Last weekend, I was a vendor at the Victory of Light Expo in Cincinnati, Ohio. I’ve been a vendor at that expo (which happens twice a year) seven times now. I enjoy it. I have a booth in a high traffic, centrally located corner, and I teach a workshop. About 5,000 people come through during the weekend. I offer Reiki sessions, show and sell my books, cards, pendulums, give stone readings, and generally work my little energized butt off for two very full days.
But, this year was different. I wasn’t making the four hour drive from Cleveland, Ohio. I was coming from my new home in Gaithersburg, Maryland. It’s a much longer and complicated trip.
We (my friend and booth buddy, Ernie and I) were already signed up to attend when I found out we’d be moving. So, I decided to make the trip and see how it went.
I found plane tickets that were reasonably priced, which took off from BWI and landed me in Columbus, Ohio. Ernie picked me up at the airport, had a quick lunch with Connie, my business partner with RAA, and we drove down, set up, worked the expo, and came back Sunday night to Columbus, stayed overnight at Connie’s, and then Ernie took me back to the airport to fly to BWI. Then I drove the hour’s drive back to Gaithersburg. And that’s how things worked, travel-wise.
The expo was huge and busy. I barely had a voice left by Sunday evening. We met lots of people, shared lots of energy, and sold a fair amount of stuff. We came out ahead.
But I was left thinking about trying to decide if it was “worth it” to go this time. Here’s what I was weighing:
- Money-wise, I could have made about three times as much if I’d stayed here and taught a class to five students. It wouldn’t have required travel, or the amount of “on time” that the expo demands. It would’ve been quieter, more intimate, and overall much easier than making the trip to the expo.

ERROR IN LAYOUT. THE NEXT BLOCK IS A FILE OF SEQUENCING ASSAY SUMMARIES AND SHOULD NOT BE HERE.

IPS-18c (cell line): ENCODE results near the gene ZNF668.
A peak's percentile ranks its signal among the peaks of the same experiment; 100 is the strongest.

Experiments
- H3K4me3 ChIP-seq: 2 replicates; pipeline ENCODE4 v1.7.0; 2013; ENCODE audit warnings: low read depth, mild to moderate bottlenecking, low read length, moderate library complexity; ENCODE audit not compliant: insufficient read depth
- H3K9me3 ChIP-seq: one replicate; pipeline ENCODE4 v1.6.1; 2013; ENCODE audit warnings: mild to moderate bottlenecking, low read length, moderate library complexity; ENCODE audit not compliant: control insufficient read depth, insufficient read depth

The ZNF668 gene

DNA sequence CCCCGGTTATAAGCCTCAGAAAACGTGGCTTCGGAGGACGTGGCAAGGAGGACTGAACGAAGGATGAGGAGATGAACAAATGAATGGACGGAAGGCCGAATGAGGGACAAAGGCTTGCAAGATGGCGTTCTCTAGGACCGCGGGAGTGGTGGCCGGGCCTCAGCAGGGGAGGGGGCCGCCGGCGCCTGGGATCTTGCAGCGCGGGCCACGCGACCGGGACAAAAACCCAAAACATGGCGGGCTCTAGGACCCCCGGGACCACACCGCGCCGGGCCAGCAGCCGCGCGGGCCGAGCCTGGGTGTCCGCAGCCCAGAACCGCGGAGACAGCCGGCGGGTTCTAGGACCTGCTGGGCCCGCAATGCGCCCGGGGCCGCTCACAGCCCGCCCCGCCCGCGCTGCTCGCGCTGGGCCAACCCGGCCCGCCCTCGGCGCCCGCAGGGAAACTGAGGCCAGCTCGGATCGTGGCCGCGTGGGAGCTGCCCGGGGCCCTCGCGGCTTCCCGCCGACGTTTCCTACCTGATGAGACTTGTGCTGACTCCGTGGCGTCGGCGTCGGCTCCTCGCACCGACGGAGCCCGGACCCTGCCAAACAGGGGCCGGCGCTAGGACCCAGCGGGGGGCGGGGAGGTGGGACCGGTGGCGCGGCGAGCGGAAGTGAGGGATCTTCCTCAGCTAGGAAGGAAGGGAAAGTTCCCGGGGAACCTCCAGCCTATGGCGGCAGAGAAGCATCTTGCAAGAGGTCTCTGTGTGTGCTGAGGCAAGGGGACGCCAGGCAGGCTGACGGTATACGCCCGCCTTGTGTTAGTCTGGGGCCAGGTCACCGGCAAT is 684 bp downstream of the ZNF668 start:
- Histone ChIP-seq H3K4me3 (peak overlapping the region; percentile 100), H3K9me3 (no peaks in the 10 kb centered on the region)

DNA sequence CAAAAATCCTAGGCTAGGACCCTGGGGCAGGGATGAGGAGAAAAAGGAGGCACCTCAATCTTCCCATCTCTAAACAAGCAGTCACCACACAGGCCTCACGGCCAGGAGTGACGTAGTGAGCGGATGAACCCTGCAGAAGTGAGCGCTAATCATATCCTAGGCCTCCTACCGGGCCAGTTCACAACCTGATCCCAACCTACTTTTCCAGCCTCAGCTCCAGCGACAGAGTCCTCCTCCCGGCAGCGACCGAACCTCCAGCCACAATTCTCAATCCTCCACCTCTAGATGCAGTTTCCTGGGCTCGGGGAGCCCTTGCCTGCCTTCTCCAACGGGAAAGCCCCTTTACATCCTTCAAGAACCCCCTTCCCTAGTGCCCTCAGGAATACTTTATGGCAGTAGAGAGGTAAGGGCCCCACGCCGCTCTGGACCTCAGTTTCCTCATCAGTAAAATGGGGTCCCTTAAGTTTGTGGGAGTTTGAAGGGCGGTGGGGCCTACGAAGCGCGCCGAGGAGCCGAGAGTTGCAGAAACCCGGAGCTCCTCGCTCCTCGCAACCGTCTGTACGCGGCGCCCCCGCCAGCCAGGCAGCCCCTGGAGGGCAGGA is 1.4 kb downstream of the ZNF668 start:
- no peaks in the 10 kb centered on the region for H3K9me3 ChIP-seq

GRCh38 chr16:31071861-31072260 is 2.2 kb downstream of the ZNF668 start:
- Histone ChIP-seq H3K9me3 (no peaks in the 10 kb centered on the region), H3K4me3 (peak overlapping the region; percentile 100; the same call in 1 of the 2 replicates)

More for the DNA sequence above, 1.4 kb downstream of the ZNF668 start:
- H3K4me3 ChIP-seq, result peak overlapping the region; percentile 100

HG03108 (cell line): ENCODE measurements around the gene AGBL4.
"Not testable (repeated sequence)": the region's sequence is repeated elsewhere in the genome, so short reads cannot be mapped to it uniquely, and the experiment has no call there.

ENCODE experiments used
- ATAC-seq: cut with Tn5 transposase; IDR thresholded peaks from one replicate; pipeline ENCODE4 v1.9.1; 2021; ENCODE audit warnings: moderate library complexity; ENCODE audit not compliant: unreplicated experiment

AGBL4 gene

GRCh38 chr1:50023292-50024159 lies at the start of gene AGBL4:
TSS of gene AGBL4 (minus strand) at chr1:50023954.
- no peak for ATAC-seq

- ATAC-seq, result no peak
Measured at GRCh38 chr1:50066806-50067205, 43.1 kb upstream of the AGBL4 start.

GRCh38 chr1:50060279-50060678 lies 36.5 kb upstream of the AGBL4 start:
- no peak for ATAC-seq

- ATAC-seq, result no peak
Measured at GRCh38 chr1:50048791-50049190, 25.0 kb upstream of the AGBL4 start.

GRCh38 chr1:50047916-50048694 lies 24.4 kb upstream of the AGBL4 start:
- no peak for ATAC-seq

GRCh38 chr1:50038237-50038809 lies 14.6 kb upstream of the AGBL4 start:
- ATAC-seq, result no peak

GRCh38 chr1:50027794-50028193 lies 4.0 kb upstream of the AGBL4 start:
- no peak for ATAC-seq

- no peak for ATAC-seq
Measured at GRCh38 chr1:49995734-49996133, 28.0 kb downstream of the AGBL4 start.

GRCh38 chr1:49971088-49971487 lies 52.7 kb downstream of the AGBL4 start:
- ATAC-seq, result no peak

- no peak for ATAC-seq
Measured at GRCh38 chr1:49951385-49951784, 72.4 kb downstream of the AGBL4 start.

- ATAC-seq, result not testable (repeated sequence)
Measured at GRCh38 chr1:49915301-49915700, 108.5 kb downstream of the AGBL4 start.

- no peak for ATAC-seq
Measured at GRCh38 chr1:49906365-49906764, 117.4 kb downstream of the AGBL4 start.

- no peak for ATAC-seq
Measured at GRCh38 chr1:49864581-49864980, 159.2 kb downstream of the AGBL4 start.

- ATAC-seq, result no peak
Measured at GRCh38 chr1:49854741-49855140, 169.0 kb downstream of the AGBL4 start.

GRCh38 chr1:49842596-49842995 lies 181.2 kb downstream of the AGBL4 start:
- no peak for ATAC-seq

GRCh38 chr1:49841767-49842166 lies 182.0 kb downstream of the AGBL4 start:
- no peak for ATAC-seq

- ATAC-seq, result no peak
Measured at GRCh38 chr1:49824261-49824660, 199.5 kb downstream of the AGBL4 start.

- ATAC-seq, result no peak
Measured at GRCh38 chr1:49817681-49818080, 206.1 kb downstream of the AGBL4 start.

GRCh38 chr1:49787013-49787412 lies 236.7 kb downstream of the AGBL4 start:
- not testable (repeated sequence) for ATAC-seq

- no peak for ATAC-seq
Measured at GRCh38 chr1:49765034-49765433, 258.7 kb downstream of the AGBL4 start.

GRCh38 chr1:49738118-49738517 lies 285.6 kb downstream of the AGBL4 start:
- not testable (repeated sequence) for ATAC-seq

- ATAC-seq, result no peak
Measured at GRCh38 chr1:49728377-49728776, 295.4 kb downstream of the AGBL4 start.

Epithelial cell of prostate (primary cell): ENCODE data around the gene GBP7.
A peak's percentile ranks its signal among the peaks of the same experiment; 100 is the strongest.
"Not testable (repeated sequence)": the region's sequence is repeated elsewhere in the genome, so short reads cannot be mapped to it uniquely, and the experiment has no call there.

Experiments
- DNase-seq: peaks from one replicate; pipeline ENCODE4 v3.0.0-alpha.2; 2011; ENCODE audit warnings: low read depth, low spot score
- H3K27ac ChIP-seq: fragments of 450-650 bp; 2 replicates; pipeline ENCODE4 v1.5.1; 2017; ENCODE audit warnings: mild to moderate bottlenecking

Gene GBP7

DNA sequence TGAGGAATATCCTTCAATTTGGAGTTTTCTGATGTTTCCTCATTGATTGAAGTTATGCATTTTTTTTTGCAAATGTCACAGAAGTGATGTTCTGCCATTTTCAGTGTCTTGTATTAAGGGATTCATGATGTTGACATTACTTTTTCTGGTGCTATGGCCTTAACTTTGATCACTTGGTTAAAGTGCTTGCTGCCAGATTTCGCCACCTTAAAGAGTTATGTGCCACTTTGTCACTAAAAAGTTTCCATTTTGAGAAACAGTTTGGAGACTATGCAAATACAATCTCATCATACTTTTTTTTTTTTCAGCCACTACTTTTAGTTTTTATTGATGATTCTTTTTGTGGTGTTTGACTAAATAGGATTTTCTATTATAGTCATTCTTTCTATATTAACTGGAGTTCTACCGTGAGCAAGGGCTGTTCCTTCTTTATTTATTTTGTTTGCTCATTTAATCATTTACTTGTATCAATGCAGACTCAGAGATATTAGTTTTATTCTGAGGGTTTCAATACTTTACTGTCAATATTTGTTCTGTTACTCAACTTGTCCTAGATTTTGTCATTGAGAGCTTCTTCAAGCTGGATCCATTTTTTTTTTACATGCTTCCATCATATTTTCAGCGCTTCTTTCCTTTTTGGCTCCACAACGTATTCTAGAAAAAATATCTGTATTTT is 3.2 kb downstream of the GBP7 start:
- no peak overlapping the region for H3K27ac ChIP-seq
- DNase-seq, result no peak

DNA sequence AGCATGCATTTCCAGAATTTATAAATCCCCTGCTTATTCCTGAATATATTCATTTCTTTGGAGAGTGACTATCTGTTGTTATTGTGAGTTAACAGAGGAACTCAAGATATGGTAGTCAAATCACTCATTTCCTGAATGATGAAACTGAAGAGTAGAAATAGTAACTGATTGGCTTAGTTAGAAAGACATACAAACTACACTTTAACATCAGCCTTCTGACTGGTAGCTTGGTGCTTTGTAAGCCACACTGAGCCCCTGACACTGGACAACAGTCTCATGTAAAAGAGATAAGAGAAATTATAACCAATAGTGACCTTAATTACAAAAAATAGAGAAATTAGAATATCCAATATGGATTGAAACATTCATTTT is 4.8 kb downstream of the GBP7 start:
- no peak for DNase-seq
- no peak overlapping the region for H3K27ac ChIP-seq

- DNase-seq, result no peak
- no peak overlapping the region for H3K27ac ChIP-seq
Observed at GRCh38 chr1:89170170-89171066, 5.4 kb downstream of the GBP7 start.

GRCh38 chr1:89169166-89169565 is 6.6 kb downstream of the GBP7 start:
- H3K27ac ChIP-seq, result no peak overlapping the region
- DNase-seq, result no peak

- Marketing-wise, at the expo, I’m talking to a huge number of people, some of whom may end up being my student sometime this year. I’m directly giving Reiki to about 25 people, maybe more. I’m giving readings to somewhere around 40. And hundreds of people are taking my business cards and materials, with a possibility of following up. Those who buy my books may write a review, contact me, or recommend them to others. The impact has a high potential for residual value.
- Then there are the intangibles. I gave Reiki to a lot of people. I talked about Reiki to even more people. I gave readings all weekend. Any of these people could get a favorable impression about Reiki (I hope so!) or hear the message that anyone can learn Reiki. Healing effects really can’t be measured, nor can I track what will happen after the person experiences Reiki for the first time and then goes on with his life. Maybe he will go in a new direction. One pain-ridden, hunched-over person that I gave her first Reiki session to a few years ago at this exact expo went and found herself a Reiki practitioner, and started having weekly Reiki sessions. She became cancer-free in six months. She comes back every time to give me a hug. That’s priceless.
So how can I measure the value of the money, time, energy, and impact? I can’t. And there’s the lesson.
Just like in the movie “It’s a Wonderful Life,” when the guy has no idea of the impact his life had on others until he is able to invisibly follow them after he had touched their lives in some way, we don’t really know the impact that an act of kindness, a moment of listening closely, or a hug at the right time can create for someone. For us, it might be just a fleeting thing, easily forgotten. But for someone else, it can be the start of a turning point in their lives.
So, I’ve reminded myself that I’m always in the right place at the right time. If I just do my best in each situation, I’m doing exactly what I’m supposed to do.
I am grateful for that reminder.